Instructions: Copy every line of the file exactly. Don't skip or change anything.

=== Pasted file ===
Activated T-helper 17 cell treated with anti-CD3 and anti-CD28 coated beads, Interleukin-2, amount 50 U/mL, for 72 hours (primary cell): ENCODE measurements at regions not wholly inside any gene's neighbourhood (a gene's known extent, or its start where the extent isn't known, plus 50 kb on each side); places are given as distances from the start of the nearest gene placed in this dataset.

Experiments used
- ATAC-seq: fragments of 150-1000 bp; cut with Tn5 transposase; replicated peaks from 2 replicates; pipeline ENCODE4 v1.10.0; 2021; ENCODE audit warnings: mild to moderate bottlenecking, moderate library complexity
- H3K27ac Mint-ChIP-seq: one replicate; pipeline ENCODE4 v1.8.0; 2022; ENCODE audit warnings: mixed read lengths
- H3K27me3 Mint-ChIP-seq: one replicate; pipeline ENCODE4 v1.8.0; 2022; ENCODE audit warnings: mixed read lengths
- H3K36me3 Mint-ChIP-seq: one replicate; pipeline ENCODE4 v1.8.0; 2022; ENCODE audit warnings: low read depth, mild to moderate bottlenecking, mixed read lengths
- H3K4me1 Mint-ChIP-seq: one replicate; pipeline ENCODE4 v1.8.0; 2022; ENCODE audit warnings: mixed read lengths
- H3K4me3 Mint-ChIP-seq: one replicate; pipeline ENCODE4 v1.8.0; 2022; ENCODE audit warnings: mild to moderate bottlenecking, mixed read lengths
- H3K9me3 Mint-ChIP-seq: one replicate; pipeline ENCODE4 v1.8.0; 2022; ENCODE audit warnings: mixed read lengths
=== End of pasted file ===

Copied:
Activated T-helper 17 cell treated with anti-CD3 and anti-CD28 coated beads, Interleukin-2, amount 50 U/mL, for 72 hours (primary cell): ENCODE measurements at regions not wholly inside any gene's neighbourhood (a gene's known extent, or its start where the extent isn't known, plus 50 kb on each side); places are given as distances from the start of the nearest gene placed in this dataset.

Experiments used
- ATAC-seq: fragments of 150-1000 bp; cut with Tn5 transposase; replicated peaks from 2 replicates; pipeline ENCODE4 v1.10.0; 2021; ENCODE audit warnings: mild to moderate bottlenecking, moderate library complexity
- H3K27ac Mint-ChIP-seq: one replicate; pipeline ENCODE4 v1.8.0; 2022; ENCODE audit warnings: mixed read lengths
- H3K27me3 Mint-ChIP-seq: one replicate; pipeline ENCODE4 v1.8.0; 2022; ENCODE audit warnings: mixed read lengths
- H3K36me3 Mint-ChIP-seq: one replicate; pipeline ENCODE4 v1.8.0; 2022; ENCODE audit warnings: low read depth, mild to moderate bottlenecking, mixed read lengths
- H3K4me1 Mint-ChIP-seq: one replicate; pipeline ENCODE4 v1.8.0; 2022; ENCODE audit warnings: mixed read lengths
- H3K4me3 Mint-ChIP-seq: one replicate; pipeline ENCODE4 v1.8.0; 2022; ENCODE audit warnings: mild to moderate bottlenecking, mixed read lengths
- H3K9me3 Mint-ChIP-seq: one replicate; pipeline ENCODE4 v1.8.0; 2022; ENCODE audit warnings: mixed read lengths